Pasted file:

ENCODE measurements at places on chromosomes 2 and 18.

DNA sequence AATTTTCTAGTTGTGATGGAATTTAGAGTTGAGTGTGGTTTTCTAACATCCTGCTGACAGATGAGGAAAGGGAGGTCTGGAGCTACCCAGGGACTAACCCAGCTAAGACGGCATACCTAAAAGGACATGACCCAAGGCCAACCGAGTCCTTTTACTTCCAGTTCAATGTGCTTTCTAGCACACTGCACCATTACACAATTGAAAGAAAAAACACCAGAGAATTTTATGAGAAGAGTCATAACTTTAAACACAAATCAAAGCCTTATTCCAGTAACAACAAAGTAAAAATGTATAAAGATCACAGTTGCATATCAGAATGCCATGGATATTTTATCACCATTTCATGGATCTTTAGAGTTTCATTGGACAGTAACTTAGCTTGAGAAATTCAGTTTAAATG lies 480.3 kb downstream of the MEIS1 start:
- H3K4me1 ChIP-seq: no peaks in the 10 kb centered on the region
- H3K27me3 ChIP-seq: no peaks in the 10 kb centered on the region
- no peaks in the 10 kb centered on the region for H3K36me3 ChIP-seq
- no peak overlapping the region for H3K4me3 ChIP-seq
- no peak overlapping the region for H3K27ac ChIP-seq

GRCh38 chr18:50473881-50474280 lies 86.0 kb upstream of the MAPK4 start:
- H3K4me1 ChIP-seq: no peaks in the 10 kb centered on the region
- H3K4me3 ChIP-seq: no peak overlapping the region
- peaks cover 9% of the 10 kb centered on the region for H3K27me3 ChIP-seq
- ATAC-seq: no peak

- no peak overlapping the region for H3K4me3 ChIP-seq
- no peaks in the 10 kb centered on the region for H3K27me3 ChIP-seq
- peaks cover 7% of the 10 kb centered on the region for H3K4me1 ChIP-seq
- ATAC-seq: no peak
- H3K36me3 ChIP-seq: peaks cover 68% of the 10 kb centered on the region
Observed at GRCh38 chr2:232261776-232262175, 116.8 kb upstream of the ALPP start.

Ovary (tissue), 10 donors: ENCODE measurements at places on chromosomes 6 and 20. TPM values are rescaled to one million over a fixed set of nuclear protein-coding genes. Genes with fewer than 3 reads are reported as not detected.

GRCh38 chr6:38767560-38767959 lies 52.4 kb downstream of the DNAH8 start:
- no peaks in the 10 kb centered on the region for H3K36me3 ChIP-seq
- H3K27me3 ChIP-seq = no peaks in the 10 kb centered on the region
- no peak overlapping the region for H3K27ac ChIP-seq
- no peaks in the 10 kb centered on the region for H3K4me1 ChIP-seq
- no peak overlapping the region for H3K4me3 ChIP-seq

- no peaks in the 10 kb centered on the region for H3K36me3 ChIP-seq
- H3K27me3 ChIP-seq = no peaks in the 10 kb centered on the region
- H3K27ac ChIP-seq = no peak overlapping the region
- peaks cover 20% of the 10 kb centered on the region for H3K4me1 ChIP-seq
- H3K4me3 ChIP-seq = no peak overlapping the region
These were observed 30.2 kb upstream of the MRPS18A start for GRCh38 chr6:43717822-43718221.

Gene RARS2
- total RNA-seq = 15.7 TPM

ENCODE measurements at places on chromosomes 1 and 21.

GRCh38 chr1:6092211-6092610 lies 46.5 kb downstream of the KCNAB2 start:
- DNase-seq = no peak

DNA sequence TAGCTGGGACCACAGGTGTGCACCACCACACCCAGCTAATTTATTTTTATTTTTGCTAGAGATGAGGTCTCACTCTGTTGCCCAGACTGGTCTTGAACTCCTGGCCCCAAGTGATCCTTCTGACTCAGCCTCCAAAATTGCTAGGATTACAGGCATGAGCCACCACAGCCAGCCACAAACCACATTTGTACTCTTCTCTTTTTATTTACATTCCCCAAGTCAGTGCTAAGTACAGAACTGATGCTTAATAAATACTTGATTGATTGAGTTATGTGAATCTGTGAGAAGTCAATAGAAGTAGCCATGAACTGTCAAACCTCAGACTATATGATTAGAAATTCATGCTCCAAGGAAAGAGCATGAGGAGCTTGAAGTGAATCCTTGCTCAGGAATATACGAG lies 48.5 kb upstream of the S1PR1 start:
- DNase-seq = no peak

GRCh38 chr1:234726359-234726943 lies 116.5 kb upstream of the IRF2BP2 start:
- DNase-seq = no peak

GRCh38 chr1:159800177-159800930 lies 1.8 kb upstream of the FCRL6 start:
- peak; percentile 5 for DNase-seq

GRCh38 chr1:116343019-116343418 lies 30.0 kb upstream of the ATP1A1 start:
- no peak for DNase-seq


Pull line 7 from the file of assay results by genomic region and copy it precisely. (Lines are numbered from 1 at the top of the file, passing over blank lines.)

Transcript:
- no peak overlapping the region for H3K27ac ChIP-seq